Like you said, he was at the epicenter of this movement before it was even a movement. He seen him setting right there, and he went out and grabbed him and threw him out into the world.
I imagine it must be fun but also a little difficult, because his way of speaking is not that of a normal person. It’s so over the heads of most people he runs with, but you still have to be able to make him charming enough to be the commander of the troops that inspire those people to follow him. Is it hard to walk that fine line between pretentious and authentic?
Thomas Brodie-Sangster: Yes, that’s a very good point. He has to be liked because, as you said, people follow him and boys want him. They gladly accompany him, some more than others. But he is inspiring. When he picks one up, he’s so passionate and he goes for it. But it’s real, it’s true. That’s what he believes in, and I think that’s always an attractive thing. When someone is passionate about what they truly believe in, it’s contagious, and you follow along and want to see what happens next.
For me, it was very important to make sure that he was not a bad guy, the bad guy, but that he was a boy – really, a grown boy on his own journey. Wanting to shout and shout at the world and make your mark and say something that meant something; something authentic, something truthful, something real and something that resonated with young people at that time.
Craig Pearce: Yeah, and the only thing for me as a writer is to look behind what a character does, even if it’s an extreme character like Malcolm. [It’s not] what they do, but why do they do it? Psychologically for the character, you really have to look at how Malcolm was lost the same way Steve was lost.
The reason he spoke in such a haughty way – sometimes in such a working-class way, and sometimes a little American at times – was because he had this kind of changeable personality. Because he was looking for an identity, the same way Steve was looking for an identity. And he never really had a father either; Malcolm never really had a father, so maybe he was unconsciously becoming a Fagan-type father figure to replace the fact that he never really had a family when he was growing up. And he was actually quite an unreliable father, according to his sons, who I spoke to in the research.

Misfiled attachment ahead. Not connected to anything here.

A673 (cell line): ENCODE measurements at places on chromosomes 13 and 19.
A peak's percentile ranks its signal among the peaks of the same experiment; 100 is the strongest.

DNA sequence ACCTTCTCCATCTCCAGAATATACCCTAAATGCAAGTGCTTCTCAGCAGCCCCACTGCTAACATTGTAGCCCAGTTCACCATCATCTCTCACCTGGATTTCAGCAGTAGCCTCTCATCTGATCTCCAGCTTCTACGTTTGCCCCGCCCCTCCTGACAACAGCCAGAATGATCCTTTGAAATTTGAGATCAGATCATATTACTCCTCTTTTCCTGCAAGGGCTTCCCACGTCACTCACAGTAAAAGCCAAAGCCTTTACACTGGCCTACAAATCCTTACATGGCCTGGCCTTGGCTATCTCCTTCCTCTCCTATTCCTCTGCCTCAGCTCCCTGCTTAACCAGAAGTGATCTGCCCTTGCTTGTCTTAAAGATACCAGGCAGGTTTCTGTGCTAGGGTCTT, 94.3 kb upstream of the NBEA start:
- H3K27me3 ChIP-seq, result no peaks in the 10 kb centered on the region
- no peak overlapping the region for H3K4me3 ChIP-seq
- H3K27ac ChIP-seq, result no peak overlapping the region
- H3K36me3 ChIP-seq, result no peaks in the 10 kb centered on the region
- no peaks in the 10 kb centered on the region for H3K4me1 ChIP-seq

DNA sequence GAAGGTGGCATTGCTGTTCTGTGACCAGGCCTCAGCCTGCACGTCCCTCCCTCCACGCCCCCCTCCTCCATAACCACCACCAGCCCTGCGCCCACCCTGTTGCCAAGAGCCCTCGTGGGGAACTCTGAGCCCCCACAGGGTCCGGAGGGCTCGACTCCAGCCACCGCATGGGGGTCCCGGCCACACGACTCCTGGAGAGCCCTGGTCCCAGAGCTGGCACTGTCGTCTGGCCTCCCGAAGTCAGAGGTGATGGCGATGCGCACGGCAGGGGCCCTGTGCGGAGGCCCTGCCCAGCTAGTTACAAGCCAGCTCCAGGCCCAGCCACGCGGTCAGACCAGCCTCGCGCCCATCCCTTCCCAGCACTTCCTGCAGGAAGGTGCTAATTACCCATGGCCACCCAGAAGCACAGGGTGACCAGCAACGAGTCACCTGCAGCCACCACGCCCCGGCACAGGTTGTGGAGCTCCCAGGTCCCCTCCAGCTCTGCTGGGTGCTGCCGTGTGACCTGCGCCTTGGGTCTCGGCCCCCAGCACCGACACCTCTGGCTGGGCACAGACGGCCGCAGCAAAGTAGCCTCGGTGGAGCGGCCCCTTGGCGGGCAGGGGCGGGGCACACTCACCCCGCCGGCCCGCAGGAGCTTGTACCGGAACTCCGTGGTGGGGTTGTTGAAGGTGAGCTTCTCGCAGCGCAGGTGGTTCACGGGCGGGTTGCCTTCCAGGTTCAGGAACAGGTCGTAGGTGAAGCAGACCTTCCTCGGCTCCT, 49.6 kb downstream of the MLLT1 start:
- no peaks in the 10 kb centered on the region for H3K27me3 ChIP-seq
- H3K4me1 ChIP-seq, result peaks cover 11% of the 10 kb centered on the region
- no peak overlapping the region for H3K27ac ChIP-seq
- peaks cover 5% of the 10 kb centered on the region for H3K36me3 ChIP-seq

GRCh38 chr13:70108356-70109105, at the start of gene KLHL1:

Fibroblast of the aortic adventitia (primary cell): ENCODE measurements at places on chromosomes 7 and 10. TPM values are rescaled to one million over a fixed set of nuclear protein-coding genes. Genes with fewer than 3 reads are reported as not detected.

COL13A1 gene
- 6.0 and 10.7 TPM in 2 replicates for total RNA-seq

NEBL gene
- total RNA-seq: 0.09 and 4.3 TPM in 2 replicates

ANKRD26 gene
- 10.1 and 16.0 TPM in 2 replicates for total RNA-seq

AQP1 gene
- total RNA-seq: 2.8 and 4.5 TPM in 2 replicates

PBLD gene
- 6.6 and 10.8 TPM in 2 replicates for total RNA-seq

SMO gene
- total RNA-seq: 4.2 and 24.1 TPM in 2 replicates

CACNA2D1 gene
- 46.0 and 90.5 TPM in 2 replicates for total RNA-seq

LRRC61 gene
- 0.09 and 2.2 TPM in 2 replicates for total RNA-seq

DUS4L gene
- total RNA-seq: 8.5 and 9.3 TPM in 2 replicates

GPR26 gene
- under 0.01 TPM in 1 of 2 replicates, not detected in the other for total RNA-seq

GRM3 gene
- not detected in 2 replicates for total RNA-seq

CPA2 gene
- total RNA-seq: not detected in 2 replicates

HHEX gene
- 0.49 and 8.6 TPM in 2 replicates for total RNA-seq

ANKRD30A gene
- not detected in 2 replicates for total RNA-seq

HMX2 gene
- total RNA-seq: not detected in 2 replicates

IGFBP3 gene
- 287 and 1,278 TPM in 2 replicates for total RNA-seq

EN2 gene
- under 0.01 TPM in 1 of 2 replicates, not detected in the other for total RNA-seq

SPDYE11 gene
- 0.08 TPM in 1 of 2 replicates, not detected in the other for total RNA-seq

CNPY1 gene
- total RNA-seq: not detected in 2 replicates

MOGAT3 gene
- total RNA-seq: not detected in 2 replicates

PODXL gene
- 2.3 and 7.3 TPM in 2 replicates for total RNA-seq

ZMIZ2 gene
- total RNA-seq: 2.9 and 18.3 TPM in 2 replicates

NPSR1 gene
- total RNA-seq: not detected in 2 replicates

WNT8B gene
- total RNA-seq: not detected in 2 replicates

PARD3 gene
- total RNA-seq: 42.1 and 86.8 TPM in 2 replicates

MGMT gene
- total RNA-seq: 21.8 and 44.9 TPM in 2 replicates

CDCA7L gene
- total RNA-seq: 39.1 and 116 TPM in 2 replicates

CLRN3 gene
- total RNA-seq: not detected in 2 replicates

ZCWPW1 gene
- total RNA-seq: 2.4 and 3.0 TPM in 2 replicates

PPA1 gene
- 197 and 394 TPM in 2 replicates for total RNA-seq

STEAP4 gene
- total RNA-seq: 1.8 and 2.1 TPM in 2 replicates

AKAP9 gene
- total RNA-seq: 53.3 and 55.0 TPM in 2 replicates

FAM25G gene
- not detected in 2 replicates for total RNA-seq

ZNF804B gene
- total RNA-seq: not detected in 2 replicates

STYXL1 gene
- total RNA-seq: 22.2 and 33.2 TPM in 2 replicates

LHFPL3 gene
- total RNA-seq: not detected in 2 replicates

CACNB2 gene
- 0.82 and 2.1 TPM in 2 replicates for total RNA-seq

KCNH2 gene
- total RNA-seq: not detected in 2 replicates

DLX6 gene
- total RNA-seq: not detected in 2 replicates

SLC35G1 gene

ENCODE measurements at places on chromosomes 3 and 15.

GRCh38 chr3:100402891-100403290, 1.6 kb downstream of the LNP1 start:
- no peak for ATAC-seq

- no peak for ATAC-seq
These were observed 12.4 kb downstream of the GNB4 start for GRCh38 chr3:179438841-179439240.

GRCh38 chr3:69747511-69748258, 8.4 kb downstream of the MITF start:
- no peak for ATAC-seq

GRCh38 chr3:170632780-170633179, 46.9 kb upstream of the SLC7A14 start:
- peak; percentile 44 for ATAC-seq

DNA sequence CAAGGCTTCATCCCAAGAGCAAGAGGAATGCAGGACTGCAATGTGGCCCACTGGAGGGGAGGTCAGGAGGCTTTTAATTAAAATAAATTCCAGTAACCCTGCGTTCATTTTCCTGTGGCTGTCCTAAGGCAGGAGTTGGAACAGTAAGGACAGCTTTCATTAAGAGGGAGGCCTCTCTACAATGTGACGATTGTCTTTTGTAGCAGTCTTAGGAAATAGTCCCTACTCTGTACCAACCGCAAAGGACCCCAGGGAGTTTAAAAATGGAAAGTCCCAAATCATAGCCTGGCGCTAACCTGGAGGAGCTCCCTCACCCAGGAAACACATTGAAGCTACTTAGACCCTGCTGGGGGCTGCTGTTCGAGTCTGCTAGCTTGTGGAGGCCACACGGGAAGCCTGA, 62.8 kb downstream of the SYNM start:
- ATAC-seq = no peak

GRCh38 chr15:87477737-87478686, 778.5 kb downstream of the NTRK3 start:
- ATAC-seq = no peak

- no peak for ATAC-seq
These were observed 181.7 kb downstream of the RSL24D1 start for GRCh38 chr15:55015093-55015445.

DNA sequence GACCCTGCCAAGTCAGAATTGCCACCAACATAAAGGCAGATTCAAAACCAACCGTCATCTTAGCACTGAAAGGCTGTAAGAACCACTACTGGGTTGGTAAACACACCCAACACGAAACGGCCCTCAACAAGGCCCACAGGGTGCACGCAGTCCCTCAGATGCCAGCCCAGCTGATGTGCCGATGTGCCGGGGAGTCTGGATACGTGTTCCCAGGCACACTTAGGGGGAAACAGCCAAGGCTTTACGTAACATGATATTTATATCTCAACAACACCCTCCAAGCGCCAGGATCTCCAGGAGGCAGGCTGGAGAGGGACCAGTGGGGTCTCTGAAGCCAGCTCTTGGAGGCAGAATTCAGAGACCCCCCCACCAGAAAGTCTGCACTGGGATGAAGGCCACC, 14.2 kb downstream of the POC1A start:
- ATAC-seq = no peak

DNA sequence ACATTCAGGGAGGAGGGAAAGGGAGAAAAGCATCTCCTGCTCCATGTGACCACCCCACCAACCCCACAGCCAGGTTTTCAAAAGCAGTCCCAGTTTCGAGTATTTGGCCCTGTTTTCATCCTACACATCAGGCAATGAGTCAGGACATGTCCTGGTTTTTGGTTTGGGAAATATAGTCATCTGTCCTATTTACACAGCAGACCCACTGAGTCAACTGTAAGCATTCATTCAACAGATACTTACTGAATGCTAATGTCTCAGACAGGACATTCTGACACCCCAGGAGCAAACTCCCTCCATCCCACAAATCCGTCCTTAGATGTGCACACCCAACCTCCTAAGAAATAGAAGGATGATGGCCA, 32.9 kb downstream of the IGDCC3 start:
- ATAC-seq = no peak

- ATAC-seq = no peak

Yeah, it’s just finding the real stuff under the addictions, that’s I think how you create a character that’s big but grounded.
FX’s Pistol is a six-episode limited series about a rock and roll revolution, available exclusively on Hulu. The furious, raging storm at the center of this revolution are the Sex Pistols – and at the center of this series is Sex Pistols founding member and guitarist Steve Jones. Jones’ hilarious, moving, and at times harrowing journey guides us through a kaleidoscopic tale of three of the most epic, chaotic, and mucus-splattered years in music history.
Based on the memoir Jones Lonely Boy: Tales from a Sex Pistol, it’s the story of a spotty, loud, working-class group of kids with no “future”, who shook off the boring and corrupt establishment. , threatened to bring down the government and change music and culture forever.
Check out our interview with Gun stars Sydney Chandler, Maisie Williams and Talulah Riley, plus director Danny Boyle.
More: Movies & TV Shows Where You’ve Seen The Pistol Cast
FX Gun premieres Tuesday, May 31, 2022, exclusively on Hulu.
Prime Video: Every new movie and TV show coming in June 2022